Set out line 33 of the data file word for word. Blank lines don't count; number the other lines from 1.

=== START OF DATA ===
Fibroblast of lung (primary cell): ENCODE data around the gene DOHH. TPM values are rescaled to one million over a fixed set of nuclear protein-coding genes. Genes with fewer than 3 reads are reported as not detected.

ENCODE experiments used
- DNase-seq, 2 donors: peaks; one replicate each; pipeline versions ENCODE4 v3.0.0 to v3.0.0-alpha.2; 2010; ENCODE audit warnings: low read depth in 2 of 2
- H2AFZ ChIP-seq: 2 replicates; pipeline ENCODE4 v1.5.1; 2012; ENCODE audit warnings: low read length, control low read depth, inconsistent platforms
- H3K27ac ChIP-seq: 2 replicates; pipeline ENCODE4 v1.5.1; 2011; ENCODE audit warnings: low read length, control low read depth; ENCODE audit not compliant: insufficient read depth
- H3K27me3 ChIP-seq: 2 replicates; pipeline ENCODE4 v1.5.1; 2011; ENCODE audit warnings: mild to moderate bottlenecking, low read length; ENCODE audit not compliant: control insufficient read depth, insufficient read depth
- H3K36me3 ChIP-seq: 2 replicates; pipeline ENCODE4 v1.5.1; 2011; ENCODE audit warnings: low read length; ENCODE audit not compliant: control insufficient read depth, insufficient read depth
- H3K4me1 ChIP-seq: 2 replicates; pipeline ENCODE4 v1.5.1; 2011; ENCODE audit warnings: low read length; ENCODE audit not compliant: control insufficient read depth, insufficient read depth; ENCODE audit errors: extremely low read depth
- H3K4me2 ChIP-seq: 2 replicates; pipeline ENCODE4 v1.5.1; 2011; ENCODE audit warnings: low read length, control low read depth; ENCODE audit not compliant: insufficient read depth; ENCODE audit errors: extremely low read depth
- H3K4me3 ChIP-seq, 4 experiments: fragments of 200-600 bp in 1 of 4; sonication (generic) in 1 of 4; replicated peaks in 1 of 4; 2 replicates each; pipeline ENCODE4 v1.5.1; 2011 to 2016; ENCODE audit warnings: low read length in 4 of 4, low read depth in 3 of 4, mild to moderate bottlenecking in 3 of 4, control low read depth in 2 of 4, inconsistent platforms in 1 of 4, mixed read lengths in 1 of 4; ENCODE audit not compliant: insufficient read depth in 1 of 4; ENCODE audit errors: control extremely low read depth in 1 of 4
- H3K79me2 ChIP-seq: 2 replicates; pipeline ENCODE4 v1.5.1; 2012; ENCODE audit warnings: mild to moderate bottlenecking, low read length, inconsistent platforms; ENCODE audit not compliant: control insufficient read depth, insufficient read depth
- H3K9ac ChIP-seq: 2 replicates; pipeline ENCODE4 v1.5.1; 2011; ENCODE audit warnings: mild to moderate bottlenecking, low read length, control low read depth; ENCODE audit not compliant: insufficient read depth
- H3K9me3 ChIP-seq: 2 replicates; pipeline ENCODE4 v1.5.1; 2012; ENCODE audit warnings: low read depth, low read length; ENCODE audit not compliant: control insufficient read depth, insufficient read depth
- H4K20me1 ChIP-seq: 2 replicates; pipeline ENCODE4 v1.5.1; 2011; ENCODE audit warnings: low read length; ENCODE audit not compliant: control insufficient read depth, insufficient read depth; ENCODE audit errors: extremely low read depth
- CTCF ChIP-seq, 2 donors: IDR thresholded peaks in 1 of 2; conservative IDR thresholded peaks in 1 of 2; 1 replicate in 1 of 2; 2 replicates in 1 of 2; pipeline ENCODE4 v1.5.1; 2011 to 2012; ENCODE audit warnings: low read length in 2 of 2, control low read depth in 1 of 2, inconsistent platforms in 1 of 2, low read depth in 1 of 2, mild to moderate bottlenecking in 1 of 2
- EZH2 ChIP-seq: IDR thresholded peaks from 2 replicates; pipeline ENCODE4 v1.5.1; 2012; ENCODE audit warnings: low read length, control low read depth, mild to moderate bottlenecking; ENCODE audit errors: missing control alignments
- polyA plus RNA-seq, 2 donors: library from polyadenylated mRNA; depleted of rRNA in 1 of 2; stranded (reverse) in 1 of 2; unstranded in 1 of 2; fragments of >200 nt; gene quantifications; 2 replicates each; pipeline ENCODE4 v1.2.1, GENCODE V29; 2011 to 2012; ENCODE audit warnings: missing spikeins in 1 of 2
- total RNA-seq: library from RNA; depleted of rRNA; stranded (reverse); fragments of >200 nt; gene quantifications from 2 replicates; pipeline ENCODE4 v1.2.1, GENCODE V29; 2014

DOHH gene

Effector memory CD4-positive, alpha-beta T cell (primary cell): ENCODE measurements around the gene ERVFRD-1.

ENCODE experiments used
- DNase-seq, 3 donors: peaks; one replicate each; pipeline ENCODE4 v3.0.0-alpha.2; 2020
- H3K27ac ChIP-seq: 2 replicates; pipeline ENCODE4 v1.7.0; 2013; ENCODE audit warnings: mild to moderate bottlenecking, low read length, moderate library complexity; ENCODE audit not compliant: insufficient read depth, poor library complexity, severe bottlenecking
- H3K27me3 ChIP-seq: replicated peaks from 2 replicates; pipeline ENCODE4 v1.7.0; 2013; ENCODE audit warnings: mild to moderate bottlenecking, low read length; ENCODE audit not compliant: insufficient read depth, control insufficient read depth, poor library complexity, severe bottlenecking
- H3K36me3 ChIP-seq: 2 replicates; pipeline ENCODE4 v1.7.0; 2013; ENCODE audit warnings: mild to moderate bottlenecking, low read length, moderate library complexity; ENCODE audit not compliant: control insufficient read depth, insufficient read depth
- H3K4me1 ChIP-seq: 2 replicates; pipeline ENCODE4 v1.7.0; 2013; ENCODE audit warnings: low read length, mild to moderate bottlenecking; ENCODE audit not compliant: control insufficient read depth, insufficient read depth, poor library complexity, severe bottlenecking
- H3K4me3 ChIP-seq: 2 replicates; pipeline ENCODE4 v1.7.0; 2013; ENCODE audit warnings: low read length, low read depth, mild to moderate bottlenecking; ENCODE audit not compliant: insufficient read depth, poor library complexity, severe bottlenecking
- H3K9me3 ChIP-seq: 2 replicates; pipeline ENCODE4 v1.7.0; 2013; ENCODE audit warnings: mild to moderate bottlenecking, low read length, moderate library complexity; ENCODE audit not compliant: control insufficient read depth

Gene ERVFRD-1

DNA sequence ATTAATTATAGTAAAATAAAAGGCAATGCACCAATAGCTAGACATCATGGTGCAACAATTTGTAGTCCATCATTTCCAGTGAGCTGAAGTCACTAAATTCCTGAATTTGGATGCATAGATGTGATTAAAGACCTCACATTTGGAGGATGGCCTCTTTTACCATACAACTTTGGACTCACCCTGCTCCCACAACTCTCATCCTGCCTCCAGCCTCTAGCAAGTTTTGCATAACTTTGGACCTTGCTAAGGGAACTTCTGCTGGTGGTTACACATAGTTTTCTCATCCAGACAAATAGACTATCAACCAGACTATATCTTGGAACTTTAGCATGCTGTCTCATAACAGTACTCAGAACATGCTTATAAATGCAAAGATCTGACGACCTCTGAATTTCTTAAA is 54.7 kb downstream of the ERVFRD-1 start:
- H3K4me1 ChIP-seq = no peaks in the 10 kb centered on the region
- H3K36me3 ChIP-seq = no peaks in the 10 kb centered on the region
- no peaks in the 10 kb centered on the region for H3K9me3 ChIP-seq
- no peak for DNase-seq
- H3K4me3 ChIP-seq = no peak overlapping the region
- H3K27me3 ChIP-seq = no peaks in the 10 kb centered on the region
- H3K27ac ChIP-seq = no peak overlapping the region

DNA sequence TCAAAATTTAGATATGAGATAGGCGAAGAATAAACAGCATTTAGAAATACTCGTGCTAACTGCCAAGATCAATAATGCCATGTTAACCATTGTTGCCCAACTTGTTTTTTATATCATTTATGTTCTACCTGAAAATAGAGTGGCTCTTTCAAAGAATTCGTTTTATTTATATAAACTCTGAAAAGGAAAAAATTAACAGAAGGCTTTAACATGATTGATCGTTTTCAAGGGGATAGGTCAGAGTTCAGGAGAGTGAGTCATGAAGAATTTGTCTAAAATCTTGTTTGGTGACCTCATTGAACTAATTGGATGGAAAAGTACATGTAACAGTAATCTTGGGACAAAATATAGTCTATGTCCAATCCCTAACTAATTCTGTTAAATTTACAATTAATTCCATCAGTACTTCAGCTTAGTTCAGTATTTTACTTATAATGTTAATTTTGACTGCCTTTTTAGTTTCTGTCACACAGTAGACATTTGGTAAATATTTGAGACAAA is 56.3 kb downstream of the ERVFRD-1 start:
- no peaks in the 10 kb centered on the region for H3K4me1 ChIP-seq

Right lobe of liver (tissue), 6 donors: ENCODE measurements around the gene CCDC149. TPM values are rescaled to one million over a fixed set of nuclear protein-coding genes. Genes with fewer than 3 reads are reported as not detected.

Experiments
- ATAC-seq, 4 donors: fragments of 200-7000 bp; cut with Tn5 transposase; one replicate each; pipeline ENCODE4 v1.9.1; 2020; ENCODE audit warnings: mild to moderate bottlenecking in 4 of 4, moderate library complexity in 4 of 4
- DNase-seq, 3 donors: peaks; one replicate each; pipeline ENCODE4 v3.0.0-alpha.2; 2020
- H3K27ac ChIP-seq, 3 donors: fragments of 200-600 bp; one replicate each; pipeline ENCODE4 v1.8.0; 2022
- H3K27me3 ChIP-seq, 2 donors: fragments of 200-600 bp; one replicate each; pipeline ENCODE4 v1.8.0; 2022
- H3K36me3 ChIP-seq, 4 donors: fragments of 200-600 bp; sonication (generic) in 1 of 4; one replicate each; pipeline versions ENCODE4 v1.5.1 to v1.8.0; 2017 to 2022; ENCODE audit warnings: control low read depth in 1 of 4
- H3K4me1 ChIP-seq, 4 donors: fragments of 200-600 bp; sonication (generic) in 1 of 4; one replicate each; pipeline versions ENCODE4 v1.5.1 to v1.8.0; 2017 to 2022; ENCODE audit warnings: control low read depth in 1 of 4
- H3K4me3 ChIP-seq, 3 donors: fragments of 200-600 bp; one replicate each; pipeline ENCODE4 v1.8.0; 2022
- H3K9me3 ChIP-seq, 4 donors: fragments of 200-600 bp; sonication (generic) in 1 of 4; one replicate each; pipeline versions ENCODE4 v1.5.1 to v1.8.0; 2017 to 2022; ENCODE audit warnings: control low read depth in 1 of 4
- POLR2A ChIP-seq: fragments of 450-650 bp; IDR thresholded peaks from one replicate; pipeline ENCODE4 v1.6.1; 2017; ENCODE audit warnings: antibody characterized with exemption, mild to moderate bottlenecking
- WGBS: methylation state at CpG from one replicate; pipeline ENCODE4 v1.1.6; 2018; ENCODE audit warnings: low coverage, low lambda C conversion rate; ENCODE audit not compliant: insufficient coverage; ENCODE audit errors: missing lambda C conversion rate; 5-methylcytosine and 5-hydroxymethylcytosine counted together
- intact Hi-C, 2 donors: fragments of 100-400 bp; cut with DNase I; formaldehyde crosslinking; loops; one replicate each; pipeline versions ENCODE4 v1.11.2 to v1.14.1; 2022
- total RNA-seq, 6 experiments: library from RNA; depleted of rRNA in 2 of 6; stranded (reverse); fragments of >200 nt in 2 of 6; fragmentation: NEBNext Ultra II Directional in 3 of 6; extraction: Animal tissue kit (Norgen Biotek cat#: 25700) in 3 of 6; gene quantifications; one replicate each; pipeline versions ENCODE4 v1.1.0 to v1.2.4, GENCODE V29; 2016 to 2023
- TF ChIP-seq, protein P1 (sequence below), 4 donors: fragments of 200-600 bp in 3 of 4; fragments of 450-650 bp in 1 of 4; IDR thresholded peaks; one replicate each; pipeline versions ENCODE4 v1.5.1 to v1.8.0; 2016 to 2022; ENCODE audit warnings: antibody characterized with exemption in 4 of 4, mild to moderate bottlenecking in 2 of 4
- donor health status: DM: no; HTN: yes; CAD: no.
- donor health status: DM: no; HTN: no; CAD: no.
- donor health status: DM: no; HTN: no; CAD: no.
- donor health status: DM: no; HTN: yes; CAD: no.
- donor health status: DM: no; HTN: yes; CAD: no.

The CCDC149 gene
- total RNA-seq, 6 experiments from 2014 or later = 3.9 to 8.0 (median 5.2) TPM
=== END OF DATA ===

- no peaks in the 10 kb centered on the region for H3K9me3 ChIP-seq